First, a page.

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An Aristocratic Lady's Steel Backbone to Forge a Freer Culture
on May 18, 2015
Reading James Joyce, I've needed more background. This lively biography of a woman with morphing identity held my attention for a close reading in one gulp. A woman who dined with kings and emperors; whose income came from Irish tenants under pressure from eviction; a former Protestant proselytizer, she may have provided indispensable support of the creative and intellectual efforts which forged an Irish national culture.
Toibin's history of Lady Gregory's and Yeats' relationship is a focal point. As benefactor, she bankrolled him. She let him take credit for her writing. They prevailed together in defending their theater productions against censorship.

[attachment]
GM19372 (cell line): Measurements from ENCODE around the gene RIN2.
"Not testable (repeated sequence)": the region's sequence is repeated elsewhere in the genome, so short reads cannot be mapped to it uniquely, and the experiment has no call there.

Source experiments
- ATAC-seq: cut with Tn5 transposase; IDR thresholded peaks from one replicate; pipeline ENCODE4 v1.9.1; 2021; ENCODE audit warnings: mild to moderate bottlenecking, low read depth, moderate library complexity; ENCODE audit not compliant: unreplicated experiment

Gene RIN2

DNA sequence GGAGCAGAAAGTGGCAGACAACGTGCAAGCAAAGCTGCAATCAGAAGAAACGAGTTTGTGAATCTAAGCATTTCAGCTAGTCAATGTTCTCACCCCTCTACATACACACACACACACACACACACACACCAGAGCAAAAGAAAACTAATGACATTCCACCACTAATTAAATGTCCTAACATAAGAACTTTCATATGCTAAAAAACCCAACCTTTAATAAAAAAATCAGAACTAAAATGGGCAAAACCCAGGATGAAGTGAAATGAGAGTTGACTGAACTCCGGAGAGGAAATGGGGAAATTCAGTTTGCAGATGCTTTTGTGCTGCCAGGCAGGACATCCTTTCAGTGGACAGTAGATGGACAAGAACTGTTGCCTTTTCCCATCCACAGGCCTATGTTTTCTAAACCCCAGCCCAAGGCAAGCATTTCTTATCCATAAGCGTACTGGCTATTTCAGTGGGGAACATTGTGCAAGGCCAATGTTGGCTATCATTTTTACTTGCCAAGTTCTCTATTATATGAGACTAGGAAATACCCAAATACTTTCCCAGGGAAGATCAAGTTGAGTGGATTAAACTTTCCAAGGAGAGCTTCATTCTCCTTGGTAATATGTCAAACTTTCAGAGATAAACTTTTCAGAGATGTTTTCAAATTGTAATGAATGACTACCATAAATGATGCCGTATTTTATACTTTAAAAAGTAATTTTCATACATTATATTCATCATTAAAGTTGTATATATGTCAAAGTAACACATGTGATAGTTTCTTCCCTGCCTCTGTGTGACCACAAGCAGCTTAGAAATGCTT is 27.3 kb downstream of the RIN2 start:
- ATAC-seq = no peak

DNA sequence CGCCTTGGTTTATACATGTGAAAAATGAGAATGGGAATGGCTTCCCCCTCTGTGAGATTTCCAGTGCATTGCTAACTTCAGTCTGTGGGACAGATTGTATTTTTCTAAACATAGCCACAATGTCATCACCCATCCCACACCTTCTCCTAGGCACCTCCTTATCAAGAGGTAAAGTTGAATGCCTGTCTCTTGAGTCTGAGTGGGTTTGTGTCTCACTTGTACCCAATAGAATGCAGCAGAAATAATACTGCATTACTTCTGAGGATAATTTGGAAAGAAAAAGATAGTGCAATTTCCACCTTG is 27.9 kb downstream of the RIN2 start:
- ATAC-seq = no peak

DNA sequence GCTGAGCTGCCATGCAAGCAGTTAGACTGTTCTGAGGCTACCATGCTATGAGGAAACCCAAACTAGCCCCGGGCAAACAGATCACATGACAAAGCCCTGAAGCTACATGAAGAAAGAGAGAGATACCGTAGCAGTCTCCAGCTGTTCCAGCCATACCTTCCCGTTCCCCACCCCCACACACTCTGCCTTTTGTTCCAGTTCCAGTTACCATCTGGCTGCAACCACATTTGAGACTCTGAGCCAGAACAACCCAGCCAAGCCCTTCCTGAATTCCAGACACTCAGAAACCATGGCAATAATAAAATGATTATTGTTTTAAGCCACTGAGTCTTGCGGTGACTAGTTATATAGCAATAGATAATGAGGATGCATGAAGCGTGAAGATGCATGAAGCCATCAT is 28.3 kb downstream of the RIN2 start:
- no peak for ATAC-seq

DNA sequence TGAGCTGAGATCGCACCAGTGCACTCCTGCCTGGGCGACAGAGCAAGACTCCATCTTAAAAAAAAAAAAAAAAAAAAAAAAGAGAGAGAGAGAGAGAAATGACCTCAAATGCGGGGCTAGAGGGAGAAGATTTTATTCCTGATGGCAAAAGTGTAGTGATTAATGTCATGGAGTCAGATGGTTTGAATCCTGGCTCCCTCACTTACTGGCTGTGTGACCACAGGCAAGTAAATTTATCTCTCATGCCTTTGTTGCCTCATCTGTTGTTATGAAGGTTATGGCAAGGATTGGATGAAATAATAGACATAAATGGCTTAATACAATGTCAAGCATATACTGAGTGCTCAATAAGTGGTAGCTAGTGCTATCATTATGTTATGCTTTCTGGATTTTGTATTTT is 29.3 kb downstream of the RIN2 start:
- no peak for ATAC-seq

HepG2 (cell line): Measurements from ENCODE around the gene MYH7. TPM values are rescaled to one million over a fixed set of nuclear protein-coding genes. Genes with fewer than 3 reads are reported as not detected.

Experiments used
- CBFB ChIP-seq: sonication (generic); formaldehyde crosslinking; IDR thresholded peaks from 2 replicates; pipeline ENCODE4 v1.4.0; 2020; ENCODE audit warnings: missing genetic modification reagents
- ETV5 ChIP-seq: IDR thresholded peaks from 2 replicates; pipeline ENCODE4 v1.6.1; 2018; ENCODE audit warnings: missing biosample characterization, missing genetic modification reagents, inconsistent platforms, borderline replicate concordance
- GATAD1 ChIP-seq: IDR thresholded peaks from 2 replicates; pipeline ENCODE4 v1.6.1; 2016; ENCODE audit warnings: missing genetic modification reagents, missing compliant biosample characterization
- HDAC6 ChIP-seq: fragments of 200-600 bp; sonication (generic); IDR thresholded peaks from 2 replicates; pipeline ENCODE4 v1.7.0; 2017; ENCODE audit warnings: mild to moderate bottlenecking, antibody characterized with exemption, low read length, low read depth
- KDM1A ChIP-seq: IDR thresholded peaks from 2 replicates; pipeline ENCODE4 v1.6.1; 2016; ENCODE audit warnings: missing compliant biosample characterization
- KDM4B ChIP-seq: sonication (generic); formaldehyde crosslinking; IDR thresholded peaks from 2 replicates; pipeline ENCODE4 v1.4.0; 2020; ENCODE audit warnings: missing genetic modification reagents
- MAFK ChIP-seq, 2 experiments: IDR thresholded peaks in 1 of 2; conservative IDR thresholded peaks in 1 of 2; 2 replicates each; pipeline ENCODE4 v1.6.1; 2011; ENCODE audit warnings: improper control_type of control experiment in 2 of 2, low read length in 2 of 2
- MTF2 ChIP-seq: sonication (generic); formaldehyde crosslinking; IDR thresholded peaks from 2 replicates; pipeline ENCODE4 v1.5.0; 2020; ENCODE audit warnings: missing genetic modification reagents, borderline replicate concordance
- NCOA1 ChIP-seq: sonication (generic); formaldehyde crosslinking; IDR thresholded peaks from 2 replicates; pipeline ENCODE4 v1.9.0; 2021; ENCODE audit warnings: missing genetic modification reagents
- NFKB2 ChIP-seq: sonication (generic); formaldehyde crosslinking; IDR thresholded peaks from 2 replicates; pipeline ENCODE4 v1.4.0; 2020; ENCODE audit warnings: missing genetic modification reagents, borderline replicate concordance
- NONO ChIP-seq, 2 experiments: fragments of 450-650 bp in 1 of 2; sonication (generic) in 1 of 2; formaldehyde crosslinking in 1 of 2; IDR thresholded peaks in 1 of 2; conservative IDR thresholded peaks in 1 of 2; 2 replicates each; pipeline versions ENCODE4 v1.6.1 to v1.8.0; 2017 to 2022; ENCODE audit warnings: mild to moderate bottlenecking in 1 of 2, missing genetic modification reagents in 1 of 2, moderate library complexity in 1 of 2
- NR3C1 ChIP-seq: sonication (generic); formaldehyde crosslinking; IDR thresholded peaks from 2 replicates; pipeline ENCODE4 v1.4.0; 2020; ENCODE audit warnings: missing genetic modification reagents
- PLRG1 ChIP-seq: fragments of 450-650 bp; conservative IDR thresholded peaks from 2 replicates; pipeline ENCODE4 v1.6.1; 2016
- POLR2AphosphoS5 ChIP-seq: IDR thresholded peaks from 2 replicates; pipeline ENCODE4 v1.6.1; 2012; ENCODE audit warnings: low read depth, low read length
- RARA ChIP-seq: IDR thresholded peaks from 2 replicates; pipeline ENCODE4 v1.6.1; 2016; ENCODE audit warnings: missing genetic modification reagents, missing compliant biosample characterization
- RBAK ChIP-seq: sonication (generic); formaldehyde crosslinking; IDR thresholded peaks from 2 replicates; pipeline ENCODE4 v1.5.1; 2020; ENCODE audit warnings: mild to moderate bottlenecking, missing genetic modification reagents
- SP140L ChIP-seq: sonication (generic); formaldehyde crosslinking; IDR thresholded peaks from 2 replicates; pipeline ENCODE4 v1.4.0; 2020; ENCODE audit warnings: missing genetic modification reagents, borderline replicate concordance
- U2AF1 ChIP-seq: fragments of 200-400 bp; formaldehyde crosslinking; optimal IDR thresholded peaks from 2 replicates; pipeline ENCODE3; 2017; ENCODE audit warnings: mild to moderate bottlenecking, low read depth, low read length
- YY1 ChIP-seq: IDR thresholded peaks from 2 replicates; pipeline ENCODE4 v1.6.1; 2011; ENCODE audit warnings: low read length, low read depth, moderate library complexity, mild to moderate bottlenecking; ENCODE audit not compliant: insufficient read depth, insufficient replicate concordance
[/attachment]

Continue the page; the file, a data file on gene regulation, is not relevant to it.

The dilemmas we perceive may not have weighed as greatly on her. Toibin concludes: “But her eye remained on her goal: to establish Ireland's ancient past as part of its present culture and to produce contemporary Irish masterpieces in an Irish theatre. She put all her steely energy into this and she succeeded, turning a blind eye to the parts of her own heritage that did not suit her purpose. She lived in two worlds: one of them became the Irish Free State and she was proud of that. The other one disappeared.”
This is the first nonfiction book I've read about Ireland. I do not find it requires any previous familiarity with the subject. I found the google and wikipedia functions in the ebook sufficient annotation. The two Yeats poems written about Lady Gregory and Coole were available in free ebook.